After personally struggling with her mental health, Stevenson believes reaching out is the first step to healing.
“You have to be 100% comfortable with being vulnerable,” Stevenson said. “Being able to say you’re struggling, and it feels like there’s no way out — it’s okay to say that and embrace that.”
However, marriage and family therapist associate Caroline Saia notices how mental health struggle can feel isolating.
“I think one of the first things we do when we encounter these struggles is ask, ‘Why am I the weird one who has this problem? No one else is like me,’” Saia said. “I heard that a lot in therapy — a lot of criticism and self-loathing. You are not alone.”
Along with education, Saia believes an improved vocabulary will enhance discussions surrounding mental health after a crisis.
“I especially notice when I say things like, ‘Oh my god, this is so awful I want to kill myself,’” Saia said. “Things like that, I need to have a respect that [suicide] is a really real, serious thing.”
Licensed family therapist Ashlie Lester thinks a change in language, like Saia’s, is also necessary when diagnosing mental health disorders.
“We are going to have to come up with more words to differentiate a diagnosed anxiety disorder and feeling anxious,” Lester said. “I think we’re going to come up with a different word when it’s to a clinical level and impeding your functioning.”
While she thinks mental health is not entirely destigmatized, Lester believes that society is on the path toward positive change.
“Some of our treatments have gotten better because our understanding of mental health has gotten better,” Lester said. “More people are willing to talk about what’s going on, more people are willing to get help.”
With intentions to abolish the stigma surrounding mental health, Rockhurst High School senior Sam Kidder created Not Alone KC, a non-profit organization that fundraises for mental health causes, starting in May 2018. In founding his organization, Kidder hoped to increase accessibility to mental health resources.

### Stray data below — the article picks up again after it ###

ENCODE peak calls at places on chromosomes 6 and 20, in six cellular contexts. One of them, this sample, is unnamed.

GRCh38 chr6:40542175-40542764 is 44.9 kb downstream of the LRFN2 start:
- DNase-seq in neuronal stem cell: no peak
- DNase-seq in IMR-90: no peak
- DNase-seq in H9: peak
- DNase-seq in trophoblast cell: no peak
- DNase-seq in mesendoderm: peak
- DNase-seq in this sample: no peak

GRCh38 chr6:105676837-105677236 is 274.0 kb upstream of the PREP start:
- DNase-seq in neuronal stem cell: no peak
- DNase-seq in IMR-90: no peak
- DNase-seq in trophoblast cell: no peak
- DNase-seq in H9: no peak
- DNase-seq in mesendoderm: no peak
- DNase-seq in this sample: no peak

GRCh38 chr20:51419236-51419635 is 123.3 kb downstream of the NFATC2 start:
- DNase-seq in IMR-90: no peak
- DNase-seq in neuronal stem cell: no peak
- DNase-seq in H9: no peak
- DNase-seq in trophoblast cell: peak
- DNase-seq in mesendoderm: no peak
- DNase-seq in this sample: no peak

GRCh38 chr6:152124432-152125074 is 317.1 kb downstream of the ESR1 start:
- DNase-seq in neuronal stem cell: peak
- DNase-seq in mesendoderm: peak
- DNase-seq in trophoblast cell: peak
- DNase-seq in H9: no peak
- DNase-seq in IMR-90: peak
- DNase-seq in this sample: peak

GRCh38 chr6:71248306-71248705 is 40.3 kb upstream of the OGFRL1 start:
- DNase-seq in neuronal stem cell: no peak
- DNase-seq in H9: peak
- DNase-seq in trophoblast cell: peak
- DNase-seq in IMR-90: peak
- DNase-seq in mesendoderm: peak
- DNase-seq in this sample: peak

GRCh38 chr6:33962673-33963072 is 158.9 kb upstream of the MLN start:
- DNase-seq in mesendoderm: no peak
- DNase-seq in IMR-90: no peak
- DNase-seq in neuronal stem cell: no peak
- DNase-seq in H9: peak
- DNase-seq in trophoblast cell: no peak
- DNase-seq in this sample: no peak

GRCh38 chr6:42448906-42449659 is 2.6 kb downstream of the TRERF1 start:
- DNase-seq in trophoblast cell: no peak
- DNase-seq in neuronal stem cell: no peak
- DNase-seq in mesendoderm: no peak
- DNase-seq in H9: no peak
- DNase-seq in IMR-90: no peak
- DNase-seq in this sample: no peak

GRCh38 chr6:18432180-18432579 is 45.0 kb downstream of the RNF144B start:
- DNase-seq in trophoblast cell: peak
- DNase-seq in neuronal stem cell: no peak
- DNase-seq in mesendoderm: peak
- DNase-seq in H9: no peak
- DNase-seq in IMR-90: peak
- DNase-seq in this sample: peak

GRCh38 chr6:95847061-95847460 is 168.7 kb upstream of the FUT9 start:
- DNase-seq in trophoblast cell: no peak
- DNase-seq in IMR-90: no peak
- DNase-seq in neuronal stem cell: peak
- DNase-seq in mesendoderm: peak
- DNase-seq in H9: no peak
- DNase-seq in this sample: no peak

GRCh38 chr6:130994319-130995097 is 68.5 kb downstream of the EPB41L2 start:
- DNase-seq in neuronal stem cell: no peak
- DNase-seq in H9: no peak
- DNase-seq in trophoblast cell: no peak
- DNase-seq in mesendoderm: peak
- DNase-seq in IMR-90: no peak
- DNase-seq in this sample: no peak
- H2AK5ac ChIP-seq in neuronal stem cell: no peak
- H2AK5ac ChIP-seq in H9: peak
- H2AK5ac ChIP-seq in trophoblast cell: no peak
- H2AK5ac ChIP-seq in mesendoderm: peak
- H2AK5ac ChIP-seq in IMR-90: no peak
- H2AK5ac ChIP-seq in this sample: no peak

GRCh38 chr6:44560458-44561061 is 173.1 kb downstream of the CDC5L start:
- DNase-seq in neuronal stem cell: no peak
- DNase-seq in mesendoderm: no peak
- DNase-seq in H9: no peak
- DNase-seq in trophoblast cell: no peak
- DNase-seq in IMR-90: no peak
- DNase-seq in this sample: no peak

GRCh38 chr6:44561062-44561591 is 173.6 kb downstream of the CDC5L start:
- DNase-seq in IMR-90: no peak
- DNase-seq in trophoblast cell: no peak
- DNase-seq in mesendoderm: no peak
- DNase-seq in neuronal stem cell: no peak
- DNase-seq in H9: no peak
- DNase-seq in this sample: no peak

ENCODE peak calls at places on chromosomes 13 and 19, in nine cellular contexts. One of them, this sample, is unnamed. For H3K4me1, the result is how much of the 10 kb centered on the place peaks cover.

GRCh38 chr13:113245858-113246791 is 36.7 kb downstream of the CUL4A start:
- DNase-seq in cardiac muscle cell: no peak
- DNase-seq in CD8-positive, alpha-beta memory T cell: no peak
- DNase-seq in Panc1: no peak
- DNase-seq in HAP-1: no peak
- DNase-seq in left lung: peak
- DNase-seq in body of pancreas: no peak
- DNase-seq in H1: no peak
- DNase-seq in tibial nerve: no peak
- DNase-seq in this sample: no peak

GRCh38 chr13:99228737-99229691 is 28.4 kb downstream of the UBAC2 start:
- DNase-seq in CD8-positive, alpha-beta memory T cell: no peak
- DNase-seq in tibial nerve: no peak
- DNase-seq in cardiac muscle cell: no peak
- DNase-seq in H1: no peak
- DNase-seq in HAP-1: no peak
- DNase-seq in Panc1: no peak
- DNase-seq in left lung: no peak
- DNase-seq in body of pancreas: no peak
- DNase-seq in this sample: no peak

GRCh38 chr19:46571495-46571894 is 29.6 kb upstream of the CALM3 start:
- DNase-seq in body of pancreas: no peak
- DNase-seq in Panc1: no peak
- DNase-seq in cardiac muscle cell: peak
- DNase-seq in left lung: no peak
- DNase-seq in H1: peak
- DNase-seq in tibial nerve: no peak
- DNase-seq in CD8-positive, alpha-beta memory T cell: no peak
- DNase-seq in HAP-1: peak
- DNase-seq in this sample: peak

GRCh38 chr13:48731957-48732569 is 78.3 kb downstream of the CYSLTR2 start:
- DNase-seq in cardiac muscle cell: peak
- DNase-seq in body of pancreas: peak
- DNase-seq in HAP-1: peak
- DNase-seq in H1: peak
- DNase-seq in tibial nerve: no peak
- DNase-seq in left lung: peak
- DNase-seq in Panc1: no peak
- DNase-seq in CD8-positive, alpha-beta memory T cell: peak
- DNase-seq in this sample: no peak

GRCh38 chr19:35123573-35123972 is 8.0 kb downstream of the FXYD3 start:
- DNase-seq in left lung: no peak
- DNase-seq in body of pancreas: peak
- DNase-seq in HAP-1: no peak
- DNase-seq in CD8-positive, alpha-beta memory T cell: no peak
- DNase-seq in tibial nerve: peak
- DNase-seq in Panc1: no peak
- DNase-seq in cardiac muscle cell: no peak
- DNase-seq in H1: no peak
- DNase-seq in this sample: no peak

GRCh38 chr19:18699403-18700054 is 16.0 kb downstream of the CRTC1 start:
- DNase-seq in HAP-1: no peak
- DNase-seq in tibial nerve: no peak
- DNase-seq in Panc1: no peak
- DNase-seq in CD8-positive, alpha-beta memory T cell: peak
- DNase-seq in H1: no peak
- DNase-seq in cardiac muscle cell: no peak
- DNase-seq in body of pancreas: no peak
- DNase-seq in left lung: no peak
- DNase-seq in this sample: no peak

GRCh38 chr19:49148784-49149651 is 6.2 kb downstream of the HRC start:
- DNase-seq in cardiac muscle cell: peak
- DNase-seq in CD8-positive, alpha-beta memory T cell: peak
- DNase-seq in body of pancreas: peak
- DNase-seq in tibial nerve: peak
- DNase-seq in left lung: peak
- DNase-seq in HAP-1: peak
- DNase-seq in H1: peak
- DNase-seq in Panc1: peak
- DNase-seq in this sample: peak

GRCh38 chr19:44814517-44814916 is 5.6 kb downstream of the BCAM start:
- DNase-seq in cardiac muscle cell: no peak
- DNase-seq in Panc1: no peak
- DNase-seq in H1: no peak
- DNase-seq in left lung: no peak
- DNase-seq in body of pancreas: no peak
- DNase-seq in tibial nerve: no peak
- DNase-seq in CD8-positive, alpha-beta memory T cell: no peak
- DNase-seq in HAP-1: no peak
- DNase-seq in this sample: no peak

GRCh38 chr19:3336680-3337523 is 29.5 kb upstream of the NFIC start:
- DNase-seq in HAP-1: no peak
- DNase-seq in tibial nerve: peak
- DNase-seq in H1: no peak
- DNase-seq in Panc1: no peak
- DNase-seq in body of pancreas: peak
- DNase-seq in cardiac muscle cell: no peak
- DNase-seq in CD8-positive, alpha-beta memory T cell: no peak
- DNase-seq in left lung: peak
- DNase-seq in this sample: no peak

“Mental health has always been a part of my life,” Kidder said. “I spent some time looking for something in KC I could be a part of, and there was nothing that I really wanted so I thought this was the best way to do it.”
According to Kidder, his organization not only helps others but himself in confronting his mental health struggles.
“I thought that there wasn’t enough communication between people that were struggling,” Kidder said. “I found that helping people have an open dialogue, sort of spreading the awareness, is therapeutic in itself.”
Not Alone KC additionally encourages a safe space for high schoolers struggling with mental disorders.
“We work to make it as easy as possible for youth to have the conversation,” Kidder said. “No matter with peers, parents or doctors.”
Kidder also believes mental health should be an every day topic of discussion.
“In an ideal world, speaking about mental health should be the same as speaking about any physical illness,” Kidder said. “I think it’s harder since you can’t see it.”
According to the National Alliance on Mental Illness, only “50.6% of U.S. youth aged 6-17 with a mental health disorder received treatment in 2016.” Since 7.7 million youth are categorized as experiencing mental illness in a singular year, this percentage leaves roughly 3.8 million people without treatment. Kidder believes organizations such as his own can combat this number.
“I think that if you are going to teach kids that coming forward — not even in a big way, just to their family or doctor — can make such a positive impact on their life,” Kidder said. “Mental health doesn’t have to be what defines them.”
Taylor emphasized this principle at All Hands In KC, hoping that through his event, those struggling recognized they are not alone in their journeys to mental well-being.
“We need to know that it’s okay to let go and be emotional every once in a while, and know that everybody goes through hard times in their lives — you have to accept that, recognize it and look forward to it,” Taylor said.
While mental disorder is not a voluntary battle, Stevenson agrees teenagers and adults alike must anticipate struggle by directly confronting negative feelings with reflection of their impacts on the self.
“There are choices, you can be happy, sad, in the middle — you have to create it for yourself,” Stevenson said.
Taylor believes that high schoolers’ agency to create community-wide change surrounding mental health extends beyond promoting individual growth, which is something he saw through All Hands In KC.
“I absolutely believe there’s a stigma, but I think us teens can change that,” Taylor said. “We just have to take the first step.”
National Suicide Prevention Lifeline: 1-800-273-8255